— Ohio State also has three appealing options. Sam Hubbard might go too early but he proved to be a lot more athletic than expected at the combine. His 6.84 short shuttle was the fastest among defensive linemen and is the sixth fastest in the last 10 years. He was also an explosive tester (estimated TEF score of 3.26) and has great size (6-5, 270lbs). Hubbard will likely go in round two at the latest. Jalyn Holmes is another name to keep an eye on. He’s 6-5 and 283lbs with long arms (34 inches). Like Kentavius Street he also ran a 1.67 10-yard split and could be a useful inside/out type rusher. Tyquan Lewis was ill at the combine but did the vertical (35.5 inches) and broad (10-2). He also has long arms (34 inches) and good size (6-3, 270lbs).

— Keep an eye on Virginia’s Andrew Brown. Very few players can match him for aggression and intensity. He’s a former five-star recruit and had a terrific Senior Bowl. He has everything you want physically — size (6-3, 296lbs), long arms (34.5 inches), speed (5.03 forty) and great agility (4.48 short shuttle). It won’t be a surprise at all if he sneaks into round two. If the Seahawks manage to acquire multiple day two picks, Brown could be a target. Along with the guys from NC State and Ohio State, there are clearly options here to create a solid D-line rotation.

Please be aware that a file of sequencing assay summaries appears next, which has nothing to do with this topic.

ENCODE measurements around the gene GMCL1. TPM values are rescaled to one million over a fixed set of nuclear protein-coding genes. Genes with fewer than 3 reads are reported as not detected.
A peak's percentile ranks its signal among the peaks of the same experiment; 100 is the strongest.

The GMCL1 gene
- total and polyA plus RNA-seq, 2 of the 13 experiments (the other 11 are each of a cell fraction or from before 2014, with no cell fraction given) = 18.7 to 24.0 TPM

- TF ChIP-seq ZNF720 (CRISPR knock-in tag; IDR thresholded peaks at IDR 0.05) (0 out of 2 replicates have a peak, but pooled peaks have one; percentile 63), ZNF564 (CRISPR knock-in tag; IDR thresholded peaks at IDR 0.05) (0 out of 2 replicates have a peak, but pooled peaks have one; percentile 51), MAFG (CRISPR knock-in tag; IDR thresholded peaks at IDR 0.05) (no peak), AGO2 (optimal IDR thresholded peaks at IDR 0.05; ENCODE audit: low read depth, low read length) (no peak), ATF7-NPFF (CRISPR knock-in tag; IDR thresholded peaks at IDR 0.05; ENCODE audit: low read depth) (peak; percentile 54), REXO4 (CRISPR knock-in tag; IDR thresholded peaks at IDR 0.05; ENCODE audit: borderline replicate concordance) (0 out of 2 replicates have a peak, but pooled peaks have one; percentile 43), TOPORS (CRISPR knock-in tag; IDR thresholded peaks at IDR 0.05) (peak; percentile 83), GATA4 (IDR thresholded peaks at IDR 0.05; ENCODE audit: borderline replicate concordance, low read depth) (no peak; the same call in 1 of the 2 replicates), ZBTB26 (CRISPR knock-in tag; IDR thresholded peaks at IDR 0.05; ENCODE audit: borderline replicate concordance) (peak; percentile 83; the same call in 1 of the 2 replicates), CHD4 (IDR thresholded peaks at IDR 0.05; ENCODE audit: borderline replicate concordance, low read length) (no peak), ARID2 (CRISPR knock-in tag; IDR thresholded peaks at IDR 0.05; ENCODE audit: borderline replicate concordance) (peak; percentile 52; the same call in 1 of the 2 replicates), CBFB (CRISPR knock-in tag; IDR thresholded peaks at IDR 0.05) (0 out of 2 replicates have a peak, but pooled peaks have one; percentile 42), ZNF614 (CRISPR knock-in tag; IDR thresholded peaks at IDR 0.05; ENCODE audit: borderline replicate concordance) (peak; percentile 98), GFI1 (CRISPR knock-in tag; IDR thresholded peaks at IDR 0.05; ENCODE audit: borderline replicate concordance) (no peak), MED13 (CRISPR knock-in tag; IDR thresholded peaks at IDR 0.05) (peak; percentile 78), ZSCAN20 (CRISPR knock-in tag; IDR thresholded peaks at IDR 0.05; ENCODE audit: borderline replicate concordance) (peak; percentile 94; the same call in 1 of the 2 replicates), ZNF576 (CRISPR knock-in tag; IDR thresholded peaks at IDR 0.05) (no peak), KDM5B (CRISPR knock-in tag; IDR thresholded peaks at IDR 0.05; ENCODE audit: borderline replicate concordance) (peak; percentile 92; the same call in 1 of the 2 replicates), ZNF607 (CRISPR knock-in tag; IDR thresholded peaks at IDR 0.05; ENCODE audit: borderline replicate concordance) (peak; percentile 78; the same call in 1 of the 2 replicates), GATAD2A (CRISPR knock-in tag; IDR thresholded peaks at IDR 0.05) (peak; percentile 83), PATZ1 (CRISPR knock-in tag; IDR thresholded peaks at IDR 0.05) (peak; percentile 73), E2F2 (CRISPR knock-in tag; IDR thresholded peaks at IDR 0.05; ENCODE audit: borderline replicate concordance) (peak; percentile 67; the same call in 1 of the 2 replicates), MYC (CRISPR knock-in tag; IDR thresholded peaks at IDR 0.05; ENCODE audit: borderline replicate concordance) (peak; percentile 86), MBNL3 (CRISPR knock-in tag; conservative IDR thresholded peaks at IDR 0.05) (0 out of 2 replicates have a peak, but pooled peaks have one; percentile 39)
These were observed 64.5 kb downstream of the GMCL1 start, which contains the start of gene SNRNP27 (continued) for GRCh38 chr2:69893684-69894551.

— The EDGE options are limited and it’s even worse at the SAM/LEO. It’s not a surprise at all that Seattle prioritised signing Barkevious Mingo in free agency. There are only three logical LEO types — Harold Landry, Lorenzo Carter and Kemoko Turay. Landry and Carter both ran 1.5 10-yard splits but might go a bit too early for Seattle’s taste. Turay ran a 1.62 split but could be an option in the middle rounds. He has a lot of potential as a speed rusher off the edge.

— The other name to keep an eye on is Josh Sweat. He’s more of a pure EDGE than a SAM/LEO but there aren’t many human beings with his combination of size, length and incredible athleticism. He had injury issues at Florida State but he’s a good character with great potential. He’s nearly 6-5 and 251lbs with 34.5 inch arms. He still managed to run a 4.53 with a 1.55 10-yard split and his explosive and agility testing was also excellent. He’ll go in round two at the absolute latest.

— For anyone thinking Seattle should prioritise D-line early because of the loss of Sheldon Richardson, Michael Bennett and potentially Cliff Avril — it’s not an unfair position to take. But please look at the options available. The likes of Vita Vea will be long gone by #18. Marcus Davenport will not last to #18. It is possible to address the running game early and still get some very intriguing defensive prospects later on. That is how this draft is set up. It’ll be much harder to go defense early and then fill your offensive holes. Much, much harder.